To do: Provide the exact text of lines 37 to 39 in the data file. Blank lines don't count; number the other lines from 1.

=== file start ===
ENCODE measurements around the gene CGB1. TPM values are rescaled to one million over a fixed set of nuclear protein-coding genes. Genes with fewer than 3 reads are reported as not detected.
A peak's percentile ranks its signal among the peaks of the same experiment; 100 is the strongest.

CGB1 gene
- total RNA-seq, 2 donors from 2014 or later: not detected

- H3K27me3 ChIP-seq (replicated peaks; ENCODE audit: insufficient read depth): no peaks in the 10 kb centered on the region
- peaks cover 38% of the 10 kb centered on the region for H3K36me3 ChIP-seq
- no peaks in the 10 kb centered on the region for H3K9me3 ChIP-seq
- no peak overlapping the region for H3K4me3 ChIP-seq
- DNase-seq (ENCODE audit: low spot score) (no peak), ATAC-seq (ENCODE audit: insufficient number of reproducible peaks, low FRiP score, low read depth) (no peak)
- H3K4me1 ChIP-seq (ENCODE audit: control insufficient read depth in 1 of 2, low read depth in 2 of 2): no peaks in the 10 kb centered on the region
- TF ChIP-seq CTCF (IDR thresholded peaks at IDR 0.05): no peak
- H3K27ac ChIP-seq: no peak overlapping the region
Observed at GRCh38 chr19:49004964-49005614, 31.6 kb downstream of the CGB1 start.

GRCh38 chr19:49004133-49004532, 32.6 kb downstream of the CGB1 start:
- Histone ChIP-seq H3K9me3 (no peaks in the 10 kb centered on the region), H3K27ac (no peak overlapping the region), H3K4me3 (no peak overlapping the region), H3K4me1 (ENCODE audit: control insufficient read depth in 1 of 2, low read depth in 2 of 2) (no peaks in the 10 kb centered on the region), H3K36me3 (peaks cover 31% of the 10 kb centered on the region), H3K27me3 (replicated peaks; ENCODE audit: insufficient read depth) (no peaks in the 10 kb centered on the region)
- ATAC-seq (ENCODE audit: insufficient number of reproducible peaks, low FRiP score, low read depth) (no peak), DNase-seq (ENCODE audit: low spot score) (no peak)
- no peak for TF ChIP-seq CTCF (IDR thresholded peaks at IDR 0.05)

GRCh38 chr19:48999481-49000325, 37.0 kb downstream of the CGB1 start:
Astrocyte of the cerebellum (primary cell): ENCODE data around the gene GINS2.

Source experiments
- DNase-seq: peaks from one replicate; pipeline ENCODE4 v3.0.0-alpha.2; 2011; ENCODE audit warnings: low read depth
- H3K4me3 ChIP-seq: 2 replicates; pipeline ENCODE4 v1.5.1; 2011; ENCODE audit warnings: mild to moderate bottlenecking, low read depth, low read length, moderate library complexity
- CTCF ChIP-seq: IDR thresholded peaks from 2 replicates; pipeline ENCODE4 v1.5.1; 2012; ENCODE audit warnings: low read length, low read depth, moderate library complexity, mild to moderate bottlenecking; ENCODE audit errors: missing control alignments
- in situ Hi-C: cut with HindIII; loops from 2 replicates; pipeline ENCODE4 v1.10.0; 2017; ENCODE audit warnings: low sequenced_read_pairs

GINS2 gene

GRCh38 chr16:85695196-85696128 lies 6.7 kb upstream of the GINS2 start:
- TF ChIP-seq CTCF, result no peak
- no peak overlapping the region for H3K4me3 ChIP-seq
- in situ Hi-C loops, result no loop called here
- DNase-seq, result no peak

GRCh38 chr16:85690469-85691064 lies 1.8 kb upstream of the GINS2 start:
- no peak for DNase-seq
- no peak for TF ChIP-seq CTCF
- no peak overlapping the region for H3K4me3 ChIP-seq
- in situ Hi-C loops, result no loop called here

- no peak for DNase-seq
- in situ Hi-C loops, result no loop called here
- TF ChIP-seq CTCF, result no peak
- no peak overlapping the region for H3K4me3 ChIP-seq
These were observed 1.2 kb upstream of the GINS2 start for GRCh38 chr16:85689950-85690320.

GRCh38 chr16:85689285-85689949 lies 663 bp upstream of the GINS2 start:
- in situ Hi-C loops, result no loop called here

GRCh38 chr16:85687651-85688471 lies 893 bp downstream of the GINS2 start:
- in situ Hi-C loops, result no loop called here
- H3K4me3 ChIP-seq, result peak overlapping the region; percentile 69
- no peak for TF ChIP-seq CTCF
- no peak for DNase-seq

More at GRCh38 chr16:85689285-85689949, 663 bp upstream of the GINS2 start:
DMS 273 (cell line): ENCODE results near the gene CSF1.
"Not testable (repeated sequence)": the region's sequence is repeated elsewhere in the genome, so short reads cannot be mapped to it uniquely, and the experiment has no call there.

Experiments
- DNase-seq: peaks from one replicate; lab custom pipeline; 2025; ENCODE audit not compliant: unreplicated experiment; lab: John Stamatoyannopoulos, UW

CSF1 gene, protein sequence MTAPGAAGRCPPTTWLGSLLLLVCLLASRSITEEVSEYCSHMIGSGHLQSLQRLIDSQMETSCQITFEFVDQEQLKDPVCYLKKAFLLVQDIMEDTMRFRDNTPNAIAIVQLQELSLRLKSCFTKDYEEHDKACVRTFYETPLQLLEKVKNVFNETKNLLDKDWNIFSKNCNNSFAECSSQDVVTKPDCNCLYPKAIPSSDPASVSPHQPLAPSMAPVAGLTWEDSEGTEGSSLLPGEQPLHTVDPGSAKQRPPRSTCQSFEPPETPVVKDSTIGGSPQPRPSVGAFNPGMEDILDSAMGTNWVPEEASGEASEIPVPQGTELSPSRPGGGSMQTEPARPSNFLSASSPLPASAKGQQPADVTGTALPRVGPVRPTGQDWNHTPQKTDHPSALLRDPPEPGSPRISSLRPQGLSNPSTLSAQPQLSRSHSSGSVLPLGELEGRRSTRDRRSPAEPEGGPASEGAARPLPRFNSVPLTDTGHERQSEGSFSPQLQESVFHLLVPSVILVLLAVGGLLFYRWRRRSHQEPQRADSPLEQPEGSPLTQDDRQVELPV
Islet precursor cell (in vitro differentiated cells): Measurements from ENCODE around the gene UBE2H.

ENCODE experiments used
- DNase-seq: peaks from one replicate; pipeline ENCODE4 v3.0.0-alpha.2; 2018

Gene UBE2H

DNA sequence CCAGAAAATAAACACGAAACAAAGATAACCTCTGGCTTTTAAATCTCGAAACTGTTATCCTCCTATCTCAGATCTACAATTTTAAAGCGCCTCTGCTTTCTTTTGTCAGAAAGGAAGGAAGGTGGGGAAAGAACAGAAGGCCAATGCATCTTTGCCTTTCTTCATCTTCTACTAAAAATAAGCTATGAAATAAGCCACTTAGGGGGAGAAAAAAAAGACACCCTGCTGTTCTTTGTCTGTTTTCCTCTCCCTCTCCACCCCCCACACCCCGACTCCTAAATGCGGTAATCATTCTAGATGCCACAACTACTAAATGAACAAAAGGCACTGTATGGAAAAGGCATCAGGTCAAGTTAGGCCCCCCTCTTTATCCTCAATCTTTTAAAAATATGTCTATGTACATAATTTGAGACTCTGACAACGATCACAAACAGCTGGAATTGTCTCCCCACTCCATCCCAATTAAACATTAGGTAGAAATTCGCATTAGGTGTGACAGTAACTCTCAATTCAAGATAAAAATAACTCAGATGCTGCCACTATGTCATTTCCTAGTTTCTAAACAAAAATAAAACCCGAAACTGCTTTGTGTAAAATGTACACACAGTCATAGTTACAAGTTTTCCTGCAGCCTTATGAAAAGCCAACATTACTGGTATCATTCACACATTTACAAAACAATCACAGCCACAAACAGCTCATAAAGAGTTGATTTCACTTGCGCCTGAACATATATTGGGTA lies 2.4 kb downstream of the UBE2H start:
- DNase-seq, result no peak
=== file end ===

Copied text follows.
- in situ Hi-C loops, result no loop called here
- TF ChIP-seq CTCF, result no peak
- no peak overlapping the region for H3K4me3 ChIP-seq